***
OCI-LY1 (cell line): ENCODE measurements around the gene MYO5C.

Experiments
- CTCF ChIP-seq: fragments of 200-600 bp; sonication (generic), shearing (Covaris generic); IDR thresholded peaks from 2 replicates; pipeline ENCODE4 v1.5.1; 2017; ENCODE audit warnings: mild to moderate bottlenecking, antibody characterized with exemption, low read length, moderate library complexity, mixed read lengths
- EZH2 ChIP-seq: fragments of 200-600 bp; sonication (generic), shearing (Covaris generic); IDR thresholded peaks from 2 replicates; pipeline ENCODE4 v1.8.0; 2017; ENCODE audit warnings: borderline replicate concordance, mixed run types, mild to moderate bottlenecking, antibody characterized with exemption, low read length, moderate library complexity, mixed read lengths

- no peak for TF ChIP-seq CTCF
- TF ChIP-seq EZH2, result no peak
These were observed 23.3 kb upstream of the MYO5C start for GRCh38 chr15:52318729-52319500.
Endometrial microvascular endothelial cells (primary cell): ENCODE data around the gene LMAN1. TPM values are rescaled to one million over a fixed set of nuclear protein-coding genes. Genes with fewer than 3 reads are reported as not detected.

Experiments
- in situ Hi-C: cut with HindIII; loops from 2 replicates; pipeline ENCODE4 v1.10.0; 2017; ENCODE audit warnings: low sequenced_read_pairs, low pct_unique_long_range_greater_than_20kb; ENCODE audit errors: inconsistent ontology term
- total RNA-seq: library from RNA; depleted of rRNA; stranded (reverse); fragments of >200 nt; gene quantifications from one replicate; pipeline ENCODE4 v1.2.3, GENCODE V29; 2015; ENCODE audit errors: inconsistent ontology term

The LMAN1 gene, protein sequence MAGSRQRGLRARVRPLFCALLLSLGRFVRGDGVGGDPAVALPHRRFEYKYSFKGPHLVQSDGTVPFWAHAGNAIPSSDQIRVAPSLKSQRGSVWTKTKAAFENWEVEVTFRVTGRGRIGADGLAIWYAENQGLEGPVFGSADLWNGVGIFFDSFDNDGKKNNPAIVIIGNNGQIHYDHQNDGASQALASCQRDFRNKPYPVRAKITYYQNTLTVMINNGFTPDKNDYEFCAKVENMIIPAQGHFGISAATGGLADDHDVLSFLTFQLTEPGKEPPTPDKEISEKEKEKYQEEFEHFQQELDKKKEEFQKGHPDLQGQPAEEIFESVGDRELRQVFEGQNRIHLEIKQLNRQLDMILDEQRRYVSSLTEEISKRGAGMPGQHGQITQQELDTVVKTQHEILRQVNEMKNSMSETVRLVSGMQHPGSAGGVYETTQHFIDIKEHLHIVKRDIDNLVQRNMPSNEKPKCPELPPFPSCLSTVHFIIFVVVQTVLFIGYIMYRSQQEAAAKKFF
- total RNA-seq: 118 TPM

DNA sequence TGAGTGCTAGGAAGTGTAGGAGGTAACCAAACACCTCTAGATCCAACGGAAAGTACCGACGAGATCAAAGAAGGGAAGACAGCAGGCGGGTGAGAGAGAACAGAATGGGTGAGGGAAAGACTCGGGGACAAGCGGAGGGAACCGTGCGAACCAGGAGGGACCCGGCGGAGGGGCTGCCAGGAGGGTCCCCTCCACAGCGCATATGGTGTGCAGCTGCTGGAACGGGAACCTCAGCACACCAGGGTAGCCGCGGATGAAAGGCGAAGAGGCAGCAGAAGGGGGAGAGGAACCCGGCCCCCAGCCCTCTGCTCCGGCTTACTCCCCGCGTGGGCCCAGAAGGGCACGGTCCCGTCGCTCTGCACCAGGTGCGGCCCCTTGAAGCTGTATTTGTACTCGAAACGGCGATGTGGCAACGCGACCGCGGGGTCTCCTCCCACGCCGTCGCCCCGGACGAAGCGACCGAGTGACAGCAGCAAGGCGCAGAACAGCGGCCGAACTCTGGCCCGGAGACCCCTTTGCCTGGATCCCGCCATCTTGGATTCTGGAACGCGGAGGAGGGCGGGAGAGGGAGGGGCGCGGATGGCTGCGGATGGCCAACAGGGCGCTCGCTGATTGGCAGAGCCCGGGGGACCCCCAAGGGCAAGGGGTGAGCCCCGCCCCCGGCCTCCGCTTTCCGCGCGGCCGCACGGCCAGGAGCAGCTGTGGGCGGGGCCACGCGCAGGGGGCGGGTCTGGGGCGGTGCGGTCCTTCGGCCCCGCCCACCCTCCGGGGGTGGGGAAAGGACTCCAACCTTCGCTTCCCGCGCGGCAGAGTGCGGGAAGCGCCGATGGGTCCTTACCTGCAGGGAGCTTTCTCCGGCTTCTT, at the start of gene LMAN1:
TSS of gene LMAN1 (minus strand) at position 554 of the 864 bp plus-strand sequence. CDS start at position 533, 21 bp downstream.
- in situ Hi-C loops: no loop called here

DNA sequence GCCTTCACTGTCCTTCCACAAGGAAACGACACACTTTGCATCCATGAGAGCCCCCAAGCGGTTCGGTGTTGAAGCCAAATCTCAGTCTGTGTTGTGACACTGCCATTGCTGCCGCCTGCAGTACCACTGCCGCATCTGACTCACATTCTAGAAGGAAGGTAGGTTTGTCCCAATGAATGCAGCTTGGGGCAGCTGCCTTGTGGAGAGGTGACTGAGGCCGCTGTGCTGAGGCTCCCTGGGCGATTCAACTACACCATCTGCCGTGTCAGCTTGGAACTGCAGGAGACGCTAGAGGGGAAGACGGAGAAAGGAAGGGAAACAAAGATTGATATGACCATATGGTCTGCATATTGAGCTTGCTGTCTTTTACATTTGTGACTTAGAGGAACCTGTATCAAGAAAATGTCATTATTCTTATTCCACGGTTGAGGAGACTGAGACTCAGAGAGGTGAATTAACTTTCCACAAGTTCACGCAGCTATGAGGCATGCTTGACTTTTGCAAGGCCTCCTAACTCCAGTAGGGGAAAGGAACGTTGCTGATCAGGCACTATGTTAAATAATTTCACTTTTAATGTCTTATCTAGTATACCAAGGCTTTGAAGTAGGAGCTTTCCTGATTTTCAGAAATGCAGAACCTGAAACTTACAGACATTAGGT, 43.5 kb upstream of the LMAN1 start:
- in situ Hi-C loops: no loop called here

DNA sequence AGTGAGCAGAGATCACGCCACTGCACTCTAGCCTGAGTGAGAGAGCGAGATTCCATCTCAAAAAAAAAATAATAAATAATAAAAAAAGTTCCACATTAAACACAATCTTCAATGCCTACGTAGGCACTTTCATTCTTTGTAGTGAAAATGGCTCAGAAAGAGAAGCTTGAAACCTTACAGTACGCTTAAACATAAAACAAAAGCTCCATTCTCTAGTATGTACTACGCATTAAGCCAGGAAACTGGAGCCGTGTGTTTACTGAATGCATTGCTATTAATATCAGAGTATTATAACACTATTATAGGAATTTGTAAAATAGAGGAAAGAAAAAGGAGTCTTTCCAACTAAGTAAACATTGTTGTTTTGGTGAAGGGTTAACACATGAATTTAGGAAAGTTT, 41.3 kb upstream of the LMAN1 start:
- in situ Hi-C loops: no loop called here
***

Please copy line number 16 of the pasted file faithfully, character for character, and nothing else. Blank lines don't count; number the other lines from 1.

- in situ Hi-C loops: no loop called here